Skip to main content

Unmanned Surface and Underwater Vehicles (USUV) Laboratory

Unmanned Surface and Underwater Vehicles

Working in conjunction with academic and government collaborators, the mission of the Unmanned Surface and Underwater Vehicles lab is to verify autonomy concepts and develop emerging technologies in real-world applications for unmanned surface vessels, including:

  • Obstacle avoidance
  • Trajectory planning
  • Tracking control
  • Real-world sea simulation
  • Coordinated mission for multi-agent systems

Since its inception in 2002, the USUV lab has engaged in a variety of projects through funding by the Office of Naval Research, Naval Sea Systems Command and Naval Surface Warfare Center, Carderock Division (NSWCCD). Current research includes sliding mode and backstepping control of underactuated planar vessels with nonholonomic constraints.


The lab consists of a 4-ft deep, 10' x 15' pool, several autonomous vessels and various obstacles. A set of six webcams are used to provide absolute position and orientation feedback. The pool is equipped with wind, wave and current generators, and an array of monitoring and testing equipment.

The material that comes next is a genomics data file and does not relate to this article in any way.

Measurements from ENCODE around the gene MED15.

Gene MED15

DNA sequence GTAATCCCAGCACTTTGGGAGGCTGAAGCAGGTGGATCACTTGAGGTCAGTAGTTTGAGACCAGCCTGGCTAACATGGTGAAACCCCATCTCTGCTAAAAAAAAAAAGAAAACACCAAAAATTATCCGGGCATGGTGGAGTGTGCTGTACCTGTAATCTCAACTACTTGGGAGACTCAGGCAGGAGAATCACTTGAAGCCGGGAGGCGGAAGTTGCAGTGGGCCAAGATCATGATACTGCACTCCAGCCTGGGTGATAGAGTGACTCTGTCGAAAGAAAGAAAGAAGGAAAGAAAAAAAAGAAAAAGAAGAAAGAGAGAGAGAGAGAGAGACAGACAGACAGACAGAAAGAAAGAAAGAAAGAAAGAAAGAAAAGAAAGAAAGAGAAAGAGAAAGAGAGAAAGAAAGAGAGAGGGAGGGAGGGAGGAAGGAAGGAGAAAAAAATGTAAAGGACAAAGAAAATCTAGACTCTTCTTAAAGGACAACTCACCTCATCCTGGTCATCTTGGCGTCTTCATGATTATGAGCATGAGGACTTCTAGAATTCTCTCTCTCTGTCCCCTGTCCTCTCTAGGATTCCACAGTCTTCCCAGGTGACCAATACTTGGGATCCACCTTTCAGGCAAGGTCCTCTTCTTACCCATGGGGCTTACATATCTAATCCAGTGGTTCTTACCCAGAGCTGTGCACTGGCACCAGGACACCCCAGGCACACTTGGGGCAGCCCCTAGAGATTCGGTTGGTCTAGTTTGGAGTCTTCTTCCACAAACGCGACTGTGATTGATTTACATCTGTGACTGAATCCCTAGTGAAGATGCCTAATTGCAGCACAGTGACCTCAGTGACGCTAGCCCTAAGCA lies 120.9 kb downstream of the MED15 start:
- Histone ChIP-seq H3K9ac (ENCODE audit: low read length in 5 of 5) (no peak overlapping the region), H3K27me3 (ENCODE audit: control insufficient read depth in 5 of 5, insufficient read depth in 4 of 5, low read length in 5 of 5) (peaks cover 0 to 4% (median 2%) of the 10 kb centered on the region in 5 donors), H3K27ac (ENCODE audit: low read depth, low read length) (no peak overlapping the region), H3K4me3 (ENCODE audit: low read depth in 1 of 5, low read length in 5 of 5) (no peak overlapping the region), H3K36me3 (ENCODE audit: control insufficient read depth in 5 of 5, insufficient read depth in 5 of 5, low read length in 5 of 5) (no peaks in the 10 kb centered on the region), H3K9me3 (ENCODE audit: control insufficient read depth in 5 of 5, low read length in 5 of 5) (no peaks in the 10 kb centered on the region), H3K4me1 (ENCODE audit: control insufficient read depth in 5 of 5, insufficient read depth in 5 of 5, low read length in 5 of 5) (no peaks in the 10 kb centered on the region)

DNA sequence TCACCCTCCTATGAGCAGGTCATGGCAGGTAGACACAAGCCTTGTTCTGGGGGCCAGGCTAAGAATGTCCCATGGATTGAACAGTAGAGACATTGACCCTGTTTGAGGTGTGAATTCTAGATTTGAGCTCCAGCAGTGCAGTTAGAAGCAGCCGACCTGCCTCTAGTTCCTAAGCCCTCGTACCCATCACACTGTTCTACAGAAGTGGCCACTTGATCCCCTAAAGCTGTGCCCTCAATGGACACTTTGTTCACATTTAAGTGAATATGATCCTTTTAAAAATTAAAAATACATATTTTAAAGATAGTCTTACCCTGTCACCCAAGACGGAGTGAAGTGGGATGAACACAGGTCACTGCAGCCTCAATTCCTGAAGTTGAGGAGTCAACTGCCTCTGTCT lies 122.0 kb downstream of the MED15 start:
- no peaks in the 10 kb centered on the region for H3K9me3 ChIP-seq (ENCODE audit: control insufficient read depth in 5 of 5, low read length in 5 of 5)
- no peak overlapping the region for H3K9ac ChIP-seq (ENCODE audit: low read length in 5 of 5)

Current Research Grants

Title: Robust Control of Networks of Heterogeneous Nonholonomic Vehicles in Uncertain Environments
Sponsor: Office of Naval Research (ONR)
Dates: April 1, 2019 – March 31, 2022

The primary objective is to develop a mathematically rigorous framework for robust real-time coordinated trajectory planning and tracking control of networks of heterogeneous nonholonomic agents in uncertain environments. Formulating a decentralized control system for networks of nonholonomic heterogeneous agents will transform multi-agent control to cover a previously unresolved research topic applicable to coordinated shipboard landings, formation flying for ensembles of heterogeneous unmanned air vehicles including aerial refueling, and other collaborative missions involving autonomous air and surface and underwater marine vehicles.


Dr. Hashem Ashrafiuon

Dr. Hashem Ashrafiuon, Professor, Mechanical Engineering